If your elderly family member has dementia, she’s probably shared some information with you that has had you scratching your head. You might have wondered whether you should try to correct some of the stories that she shares. Dementia changes a lot about how your senior’s reality functions, so it might be better to go with the flow.
What She’s Saying Is True for Her
The very first thing for you to realize in this situation is that your elderly family member doesn’t feel or realize that she’s in a different reality from your own. She’s sharing what she feels is true based on the information that she has and the reality that she’s in at the moment. She doesn’t see what she’s saying as untrue or a fib.
Does it Matter?
You’re going to need to assess this from the standpoint of whether it truly matters or not. Is someone being harmed by your senior’s belief in the story she’s told you? If no harm is going to come from the version your senior is telling, then there’s no harm in letting her continue with her version.
Using Logic Often Backfires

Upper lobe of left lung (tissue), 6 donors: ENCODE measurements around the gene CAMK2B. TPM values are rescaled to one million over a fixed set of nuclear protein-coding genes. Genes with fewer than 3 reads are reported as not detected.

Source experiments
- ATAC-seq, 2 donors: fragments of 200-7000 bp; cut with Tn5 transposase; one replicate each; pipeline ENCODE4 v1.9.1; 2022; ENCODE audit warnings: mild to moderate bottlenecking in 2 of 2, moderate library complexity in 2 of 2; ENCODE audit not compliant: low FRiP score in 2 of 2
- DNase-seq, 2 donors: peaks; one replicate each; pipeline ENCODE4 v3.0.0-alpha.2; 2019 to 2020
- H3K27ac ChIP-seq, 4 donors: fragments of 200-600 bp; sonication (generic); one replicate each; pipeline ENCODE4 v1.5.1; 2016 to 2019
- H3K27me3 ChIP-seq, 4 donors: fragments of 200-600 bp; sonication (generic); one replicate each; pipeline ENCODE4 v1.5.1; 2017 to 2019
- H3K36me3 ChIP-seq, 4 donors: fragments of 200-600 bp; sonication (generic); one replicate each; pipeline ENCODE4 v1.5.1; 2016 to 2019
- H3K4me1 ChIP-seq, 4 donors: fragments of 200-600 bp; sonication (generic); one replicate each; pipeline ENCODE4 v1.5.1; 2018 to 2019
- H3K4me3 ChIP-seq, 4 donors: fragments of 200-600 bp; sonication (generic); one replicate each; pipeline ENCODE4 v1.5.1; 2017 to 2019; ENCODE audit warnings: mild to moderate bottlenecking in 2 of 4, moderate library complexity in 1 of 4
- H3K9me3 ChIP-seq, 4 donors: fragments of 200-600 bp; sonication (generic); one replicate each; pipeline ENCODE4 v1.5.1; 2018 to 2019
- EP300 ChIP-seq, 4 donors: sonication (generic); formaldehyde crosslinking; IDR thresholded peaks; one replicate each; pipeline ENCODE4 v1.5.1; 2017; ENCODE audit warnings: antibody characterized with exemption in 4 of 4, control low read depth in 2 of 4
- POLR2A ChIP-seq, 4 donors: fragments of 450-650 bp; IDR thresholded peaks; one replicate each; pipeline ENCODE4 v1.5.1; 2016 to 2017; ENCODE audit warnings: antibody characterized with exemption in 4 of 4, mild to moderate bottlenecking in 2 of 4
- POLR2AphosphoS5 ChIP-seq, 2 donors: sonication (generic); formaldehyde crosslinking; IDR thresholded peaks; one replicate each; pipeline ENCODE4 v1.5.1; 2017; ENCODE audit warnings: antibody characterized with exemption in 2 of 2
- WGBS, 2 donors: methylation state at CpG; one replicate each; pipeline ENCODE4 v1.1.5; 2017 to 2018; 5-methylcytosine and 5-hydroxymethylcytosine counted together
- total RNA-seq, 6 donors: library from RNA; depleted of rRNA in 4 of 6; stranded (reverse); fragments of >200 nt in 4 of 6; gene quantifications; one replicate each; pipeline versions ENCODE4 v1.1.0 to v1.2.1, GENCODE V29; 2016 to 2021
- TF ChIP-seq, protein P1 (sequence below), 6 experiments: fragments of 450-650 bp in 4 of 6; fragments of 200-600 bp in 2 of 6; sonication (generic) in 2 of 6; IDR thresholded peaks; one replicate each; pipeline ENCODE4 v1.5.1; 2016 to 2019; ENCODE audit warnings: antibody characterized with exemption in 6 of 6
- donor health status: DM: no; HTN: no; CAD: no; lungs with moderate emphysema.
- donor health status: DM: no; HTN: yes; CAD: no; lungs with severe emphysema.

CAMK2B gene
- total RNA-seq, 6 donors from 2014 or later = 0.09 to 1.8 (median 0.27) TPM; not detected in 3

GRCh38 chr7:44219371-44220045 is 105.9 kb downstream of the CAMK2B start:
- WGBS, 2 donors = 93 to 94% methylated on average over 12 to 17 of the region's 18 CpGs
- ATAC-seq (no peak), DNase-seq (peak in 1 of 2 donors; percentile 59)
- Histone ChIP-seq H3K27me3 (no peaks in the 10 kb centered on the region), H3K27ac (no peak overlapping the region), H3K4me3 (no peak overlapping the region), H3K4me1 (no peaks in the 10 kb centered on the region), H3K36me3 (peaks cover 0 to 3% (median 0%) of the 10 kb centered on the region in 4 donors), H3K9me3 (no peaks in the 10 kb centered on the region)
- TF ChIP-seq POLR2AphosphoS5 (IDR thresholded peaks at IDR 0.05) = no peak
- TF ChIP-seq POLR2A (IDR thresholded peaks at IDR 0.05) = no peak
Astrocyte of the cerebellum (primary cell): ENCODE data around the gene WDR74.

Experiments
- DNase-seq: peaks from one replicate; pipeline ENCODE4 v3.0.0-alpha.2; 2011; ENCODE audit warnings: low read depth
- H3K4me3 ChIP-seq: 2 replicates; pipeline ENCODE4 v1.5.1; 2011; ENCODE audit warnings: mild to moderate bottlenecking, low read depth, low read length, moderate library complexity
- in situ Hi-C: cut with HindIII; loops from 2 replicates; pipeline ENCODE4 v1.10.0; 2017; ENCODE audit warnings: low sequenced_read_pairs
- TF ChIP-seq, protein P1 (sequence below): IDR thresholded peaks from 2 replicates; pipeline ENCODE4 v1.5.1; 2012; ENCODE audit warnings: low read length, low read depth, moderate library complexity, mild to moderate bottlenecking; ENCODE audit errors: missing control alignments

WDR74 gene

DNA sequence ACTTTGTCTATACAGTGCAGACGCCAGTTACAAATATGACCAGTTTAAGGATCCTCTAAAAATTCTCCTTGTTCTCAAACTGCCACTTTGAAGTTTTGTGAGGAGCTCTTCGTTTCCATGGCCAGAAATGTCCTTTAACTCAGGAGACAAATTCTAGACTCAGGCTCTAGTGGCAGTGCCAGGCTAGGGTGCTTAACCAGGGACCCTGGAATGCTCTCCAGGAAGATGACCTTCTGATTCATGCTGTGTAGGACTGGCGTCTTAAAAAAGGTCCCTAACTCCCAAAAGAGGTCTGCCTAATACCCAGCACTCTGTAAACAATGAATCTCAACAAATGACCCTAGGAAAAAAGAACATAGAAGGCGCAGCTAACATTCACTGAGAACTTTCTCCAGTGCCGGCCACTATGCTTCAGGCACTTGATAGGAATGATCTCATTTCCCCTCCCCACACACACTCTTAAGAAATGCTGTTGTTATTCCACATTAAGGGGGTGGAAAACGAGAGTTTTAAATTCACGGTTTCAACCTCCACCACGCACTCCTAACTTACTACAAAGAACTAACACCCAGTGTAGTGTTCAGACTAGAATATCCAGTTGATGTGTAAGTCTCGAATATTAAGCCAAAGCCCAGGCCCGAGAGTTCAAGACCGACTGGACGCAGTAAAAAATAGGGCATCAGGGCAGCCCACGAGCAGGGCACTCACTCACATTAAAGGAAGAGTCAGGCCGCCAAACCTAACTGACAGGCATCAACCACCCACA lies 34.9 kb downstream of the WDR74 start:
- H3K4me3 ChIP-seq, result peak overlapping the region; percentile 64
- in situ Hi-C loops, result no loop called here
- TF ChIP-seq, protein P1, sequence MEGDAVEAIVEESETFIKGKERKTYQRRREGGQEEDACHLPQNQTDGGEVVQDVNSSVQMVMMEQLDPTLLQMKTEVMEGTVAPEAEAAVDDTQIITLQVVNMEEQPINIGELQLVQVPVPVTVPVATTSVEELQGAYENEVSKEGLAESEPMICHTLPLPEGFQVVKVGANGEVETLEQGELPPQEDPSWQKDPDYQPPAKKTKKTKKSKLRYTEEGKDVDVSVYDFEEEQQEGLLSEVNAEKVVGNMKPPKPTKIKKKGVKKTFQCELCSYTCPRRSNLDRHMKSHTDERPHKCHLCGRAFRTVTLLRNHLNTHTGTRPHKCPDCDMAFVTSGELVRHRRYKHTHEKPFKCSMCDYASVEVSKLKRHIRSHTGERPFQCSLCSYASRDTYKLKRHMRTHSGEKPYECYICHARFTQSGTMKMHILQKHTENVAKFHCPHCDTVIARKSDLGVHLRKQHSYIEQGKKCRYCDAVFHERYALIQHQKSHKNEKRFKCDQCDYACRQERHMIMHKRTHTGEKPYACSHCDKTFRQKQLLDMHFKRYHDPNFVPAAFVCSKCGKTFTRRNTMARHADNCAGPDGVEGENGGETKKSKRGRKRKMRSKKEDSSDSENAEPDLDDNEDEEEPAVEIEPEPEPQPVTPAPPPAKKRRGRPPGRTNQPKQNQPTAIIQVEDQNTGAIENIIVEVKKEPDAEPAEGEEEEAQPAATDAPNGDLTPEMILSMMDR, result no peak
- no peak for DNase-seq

On the flip side, if you’re trying to use logic to try to bring your senior to your way of thinking is more likely to backfire. Dementia changes how her brain works, which means that you’re not going to see things the same way that she does and she’s not going to think the same way that she used to. The rules of logic work differently for her now.
You’re Not Encouraging Something Bad
At first, you might worry that you’re encouraging something that is going to be bad or harmful for your aging adult. The reality is that this isn’t a situation that is going to matter in the grand scheme of things. If your elderly family member wants to believe that she’s heading home from school later today, that’s not necessarily a bad version of reality for her to have.
This Takes Practice
This type of reaction is not easy at first, though. You’re going to need a bit of practice and possibly some help from someone else modeling how to respond. Elder care providers are proficient at helping aging adults with dementia navigate the spaces between two realities. They can show you how easy it can be to go along with your senior’s current situation, keeping her safe and comfortable all the while.
A senior with dementia is already dealing with quite a lot, as are you as her caregiver. It’s up to you ultimately how you want to handle this type of situation, but you’re going to exhaust yourself and frustrate your senior if you push too hard. It’s worth taking some time and evaluating the situation.
Excerpt: Sometimes you might hear your senior say something that is far from true, but she has dementia. Is this something you need to correct each time?